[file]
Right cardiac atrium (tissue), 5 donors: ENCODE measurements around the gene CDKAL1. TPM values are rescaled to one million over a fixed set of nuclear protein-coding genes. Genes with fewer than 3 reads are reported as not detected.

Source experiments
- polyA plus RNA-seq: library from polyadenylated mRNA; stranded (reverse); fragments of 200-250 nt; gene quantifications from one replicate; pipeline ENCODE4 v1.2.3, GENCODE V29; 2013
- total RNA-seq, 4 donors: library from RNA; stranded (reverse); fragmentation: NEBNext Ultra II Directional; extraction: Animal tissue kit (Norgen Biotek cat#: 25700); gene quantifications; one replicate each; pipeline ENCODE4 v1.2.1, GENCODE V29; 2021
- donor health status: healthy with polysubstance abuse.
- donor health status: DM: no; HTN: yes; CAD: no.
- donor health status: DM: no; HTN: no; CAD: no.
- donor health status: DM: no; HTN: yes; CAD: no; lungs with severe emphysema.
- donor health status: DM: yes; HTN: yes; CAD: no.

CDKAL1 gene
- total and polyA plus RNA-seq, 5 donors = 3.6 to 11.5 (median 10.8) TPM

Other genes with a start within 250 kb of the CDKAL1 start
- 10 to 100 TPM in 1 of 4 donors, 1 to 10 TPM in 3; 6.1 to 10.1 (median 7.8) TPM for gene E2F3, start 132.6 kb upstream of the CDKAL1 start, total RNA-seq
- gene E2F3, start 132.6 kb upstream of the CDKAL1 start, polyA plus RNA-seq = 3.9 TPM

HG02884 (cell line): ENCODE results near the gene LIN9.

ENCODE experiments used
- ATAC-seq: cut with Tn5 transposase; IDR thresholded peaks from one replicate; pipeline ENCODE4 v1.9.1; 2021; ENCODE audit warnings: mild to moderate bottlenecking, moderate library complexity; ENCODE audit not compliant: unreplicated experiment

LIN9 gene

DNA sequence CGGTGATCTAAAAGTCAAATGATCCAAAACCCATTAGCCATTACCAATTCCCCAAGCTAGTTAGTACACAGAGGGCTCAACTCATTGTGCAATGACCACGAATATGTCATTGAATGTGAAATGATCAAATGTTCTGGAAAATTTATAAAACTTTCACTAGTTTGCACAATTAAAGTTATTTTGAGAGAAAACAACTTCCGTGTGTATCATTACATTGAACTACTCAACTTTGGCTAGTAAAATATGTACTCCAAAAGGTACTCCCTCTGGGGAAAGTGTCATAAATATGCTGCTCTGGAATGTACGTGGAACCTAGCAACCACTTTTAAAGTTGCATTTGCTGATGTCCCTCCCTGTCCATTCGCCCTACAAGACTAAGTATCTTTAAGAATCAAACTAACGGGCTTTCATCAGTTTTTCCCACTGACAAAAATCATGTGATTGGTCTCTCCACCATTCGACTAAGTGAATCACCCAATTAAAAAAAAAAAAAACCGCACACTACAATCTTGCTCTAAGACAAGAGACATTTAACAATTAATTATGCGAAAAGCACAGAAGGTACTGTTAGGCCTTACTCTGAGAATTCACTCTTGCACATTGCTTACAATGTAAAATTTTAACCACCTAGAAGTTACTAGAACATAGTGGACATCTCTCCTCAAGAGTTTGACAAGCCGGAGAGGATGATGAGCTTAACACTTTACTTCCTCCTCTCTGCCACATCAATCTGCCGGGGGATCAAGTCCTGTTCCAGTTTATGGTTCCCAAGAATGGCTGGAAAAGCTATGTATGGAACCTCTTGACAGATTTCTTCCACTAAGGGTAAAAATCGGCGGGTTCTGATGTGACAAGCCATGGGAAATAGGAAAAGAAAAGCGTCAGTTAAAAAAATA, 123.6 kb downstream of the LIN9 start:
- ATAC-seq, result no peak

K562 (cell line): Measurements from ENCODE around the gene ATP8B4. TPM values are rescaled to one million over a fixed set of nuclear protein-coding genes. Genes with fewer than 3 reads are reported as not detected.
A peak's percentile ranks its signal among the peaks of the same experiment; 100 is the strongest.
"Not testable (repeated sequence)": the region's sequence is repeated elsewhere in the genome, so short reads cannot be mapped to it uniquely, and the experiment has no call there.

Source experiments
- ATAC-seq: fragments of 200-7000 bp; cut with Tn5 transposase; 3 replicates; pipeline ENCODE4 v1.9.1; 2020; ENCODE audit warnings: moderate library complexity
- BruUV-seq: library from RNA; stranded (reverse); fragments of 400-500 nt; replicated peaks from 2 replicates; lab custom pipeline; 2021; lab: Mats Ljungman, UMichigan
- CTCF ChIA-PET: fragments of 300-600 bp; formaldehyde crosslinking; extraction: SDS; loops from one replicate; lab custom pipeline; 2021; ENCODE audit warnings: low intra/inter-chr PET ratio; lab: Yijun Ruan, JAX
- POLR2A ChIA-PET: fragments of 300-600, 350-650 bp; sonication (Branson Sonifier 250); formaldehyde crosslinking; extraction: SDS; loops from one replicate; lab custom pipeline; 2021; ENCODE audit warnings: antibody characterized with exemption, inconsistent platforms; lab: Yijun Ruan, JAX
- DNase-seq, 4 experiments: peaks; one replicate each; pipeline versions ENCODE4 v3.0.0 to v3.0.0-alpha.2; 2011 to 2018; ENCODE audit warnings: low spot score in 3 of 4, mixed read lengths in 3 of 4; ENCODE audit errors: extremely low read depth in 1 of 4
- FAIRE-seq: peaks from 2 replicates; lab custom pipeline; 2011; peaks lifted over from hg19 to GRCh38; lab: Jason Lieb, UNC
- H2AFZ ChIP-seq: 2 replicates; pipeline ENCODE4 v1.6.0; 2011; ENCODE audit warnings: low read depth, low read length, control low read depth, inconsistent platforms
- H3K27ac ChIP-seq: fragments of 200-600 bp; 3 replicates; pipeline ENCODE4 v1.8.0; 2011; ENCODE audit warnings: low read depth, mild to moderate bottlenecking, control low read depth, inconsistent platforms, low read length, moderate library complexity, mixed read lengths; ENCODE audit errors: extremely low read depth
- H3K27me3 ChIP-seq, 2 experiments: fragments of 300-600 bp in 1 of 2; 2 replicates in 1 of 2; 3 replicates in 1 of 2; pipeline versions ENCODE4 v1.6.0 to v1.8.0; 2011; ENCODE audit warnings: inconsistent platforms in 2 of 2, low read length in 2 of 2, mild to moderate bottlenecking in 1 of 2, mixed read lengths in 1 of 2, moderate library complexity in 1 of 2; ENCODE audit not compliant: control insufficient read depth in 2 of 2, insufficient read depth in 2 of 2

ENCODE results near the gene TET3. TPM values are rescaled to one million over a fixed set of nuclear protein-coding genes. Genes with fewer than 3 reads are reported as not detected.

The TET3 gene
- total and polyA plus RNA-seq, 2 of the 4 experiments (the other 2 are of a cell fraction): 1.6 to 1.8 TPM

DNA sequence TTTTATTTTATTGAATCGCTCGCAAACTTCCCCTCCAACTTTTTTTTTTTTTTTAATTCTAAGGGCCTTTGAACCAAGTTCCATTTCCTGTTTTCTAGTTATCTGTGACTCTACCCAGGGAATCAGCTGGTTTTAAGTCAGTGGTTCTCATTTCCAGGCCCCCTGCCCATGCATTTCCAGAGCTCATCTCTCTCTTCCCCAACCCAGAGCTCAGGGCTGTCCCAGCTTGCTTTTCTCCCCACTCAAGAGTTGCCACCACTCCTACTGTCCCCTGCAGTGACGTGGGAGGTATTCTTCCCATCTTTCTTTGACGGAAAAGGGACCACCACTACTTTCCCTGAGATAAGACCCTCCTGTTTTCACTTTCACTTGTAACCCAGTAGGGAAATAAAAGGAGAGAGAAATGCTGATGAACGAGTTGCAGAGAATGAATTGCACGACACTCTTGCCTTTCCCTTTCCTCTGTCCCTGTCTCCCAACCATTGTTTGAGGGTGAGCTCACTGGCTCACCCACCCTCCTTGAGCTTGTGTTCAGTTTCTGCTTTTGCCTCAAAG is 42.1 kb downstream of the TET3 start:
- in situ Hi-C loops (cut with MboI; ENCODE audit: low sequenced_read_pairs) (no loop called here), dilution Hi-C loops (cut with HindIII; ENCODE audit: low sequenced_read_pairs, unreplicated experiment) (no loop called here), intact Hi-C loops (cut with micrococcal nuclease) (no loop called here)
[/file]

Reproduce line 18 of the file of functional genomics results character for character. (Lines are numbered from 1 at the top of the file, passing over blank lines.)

LIN9 gene